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ERIC Number: EJ771861
Record Type: Journal
Publication Date: 2007-Aug
Pages: 24
Abstractor: ERIC
Reference Count: 92
ISSN: ISSN-0010-4086
Human Rights and Curricular Policy in Latin America and the Caribbean
Suarez, David F.
Comparative Education Review, v51 n3 p329-352 Aug 2007
Human rights have become increasingly salient for nations, organizations, and individuals since the end of World War II (Lauren 2003). Discussions of human rights now are common in formal education, including in Latin America and the Caribbean (LAC). A variety of indicators suggest that countries in Latin America have integrated human rights into the curriculum more rapidly than countries in the Caribbean. In this study, the author addresses why human rights education emerges in the LAC region and why human rights education expands more rapidly in Latin America than in the Caribbean. The author briefly discusses the development of human rights education in LAC. He then compares three theoretical perspectives on this development: (1) world-polity theory; (2) policy borrowing; and (3) historical institutionalism. To test alternative and complementary explanations for the emergence and development of human rights education in LAC, he next analyzes quantitative panel data on national government adoption of human rights education from 1980 to 1990 and from 1990 to 2005. Using the three conceptual frames, his findings suggest two explanations for the expansion and variation of human rights education. First, human rights education emerges as a result of global changes in education, linkages to the human rights movement, and domestic human rights advocacy. Second, the curricular reform develops faster in Latin America than in the Caribbean due to regional historical legacies and sustained efforts to preserve historical memory of state terror. (Contains 6 tables.)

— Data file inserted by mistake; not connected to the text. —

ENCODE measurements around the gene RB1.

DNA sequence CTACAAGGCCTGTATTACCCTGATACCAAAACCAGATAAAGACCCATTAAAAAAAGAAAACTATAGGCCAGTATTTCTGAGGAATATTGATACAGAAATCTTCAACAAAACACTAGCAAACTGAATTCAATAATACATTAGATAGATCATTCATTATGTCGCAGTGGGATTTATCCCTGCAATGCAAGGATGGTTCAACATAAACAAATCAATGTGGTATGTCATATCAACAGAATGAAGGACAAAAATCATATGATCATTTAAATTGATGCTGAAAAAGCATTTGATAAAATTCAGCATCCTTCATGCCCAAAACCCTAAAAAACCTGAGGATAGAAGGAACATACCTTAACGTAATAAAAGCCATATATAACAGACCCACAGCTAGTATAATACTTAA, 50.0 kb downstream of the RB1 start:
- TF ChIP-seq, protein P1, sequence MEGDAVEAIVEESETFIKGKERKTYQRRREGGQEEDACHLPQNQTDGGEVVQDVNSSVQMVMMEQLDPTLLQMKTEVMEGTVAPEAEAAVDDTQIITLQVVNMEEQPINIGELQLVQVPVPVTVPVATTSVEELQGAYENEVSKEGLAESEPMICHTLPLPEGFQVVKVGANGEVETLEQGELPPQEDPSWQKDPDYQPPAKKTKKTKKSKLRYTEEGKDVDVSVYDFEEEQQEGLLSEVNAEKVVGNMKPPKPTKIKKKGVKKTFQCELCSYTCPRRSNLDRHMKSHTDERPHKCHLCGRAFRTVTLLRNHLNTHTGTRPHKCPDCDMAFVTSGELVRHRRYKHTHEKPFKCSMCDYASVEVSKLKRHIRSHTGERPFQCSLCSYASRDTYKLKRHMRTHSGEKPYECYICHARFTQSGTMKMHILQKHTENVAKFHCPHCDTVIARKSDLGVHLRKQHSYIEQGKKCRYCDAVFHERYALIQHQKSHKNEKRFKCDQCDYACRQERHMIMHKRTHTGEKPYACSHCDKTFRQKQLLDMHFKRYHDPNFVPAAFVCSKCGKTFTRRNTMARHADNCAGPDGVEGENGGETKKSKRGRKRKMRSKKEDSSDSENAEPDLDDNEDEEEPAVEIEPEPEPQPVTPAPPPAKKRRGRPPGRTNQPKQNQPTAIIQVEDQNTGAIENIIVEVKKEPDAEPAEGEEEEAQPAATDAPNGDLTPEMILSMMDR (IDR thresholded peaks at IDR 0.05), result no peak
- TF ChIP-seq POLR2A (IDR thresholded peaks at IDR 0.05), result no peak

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Publication Type: Journal Articles; Reports - Evaluative
Education Level: N/A
Audience: N/A
Language: English
Sponsor: N/A
Authoring Institution: N/A